Where the rubber meets the road on immigration
I almost never turn on network television, but was home the Sunday morning before Christmas and did so. On ABC’s This Week, George Stephanopoulos played a segment in which Rep. Virgil Goode was speaking. Goode took the clear position of truth—which I’ve never heard a U.S. politician take before—that if we want to preserve our society and our way of life, we must reduce the number of Muslim immigrants. Man, was I impressed and happy to see that.
Not so the commentators on the panel. Melinda Henninger, after going on for some time with exquisite condescension about Goode, who with his broad Southern accent and gaunt features is an obvious target for liberals, finally concluded with a self-pleased smile on her face that Goode’s statement was “plain bigotry.” Let’s call that Mindless Pro-Immigration Cliché No. 1. Jonathan Karl said that America, unlike Europe, is assimilating its Muslims. That was Mindless Pro-Immigration Cliché No. 2. (No one asked Karl, if his observation was true, how is it that 81 percent of the Muslims in Detroit believe in sharia.) And George Will said that America is founded on John Locke, not Jesus Christ, meaning that America is not a Christian country, and therefore what Goode was saying was that “the five million Muslims that are already here are somehow contingent citizens.”
That is not exactly a Mindless Pro-Immigration Cliché. Rather, it is the thought that underlies all Mindless Pro-Immigration Clichés, it is the fundamental liberal fear that keeps the open-borders orthodoxy locked firmly in place and precludes any intelligent discussion about the subject. As Americans see it, if we say that we don’t want more members of group X pouring en masse into the country, that is tantamount to saying that the members of group X who are already in America don’t belong here. And how do we say to our fellow American citizens (though many of them are merely resident aliens with green cards) that they don’t belong here? This thought paralyzes all further thought on the subject (a dilemma I have coped with here).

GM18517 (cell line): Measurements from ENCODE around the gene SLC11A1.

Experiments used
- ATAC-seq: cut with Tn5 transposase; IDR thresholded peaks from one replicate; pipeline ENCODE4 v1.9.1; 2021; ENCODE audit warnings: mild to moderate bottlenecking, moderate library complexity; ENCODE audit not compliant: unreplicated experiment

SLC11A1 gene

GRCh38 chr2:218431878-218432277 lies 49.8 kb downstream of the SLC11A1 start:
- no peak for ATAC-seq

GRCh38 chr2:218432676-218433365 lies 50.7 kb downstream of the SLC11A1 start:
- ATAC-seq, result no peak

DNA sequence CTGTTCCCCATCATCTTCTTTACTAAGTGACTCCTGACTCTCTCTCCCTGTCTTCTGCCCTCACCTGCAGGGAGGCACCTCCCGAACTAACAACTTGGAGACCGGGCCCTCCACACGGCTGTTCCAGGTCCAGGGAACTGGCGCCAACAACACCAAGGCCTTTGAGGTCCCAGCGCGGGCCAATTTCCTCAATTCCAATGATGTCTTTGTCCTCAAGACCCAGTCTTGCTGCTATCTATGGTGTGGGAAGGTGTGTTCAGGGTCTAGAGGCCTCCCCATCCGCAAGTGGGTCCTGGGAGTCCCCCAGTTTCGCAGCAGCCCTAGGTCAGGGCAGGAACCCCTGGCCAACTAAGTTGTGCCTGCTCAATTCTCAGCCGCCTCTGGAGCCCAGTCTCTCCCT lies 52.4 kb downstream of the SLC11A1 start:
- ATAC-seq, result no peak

However, the refusal to engage in thought about immigration doesn’t mean that the immigration situation simply stands still. If we cannot say that Muslims, or any other unassimilable foreign group, are problematic in American society, because that would imply that the Muslims already here don’t belong here, then it follows that we must keep our borders open forever to more and more Muslims, leading to the ever-increasing Islamization of our society. So there’s no neutral ground, there’s no getting away from the problem, and there’s no way of getting away from thinking about the problem. Either we start thinking and speaking the truth about Islam, and take appropriate political action in accord with that truth, or Islam will continue to gain power over us.
The gaunt Congressman from Virginia is right. The three Beltway narcissists are wrong.
Ray G. writes:
I’m a life-long resident of Dearborn, Michigan and I have observed over the past ten years or so a distinct increase in fundamentalist Muslims who have settled in Dearborn. This was not always the case. I believe this “fundamentalism” is a phenomenon that has been growing in the Middle East and now thanks to unrestricted immigration, it is in the West, the USA and my hometown of Dearborn. Thank you elites of both parties, thank you mainstream media, thank you all very much.
Posted by Lawrence Auster at December 28, 2006 09:55 AM | Send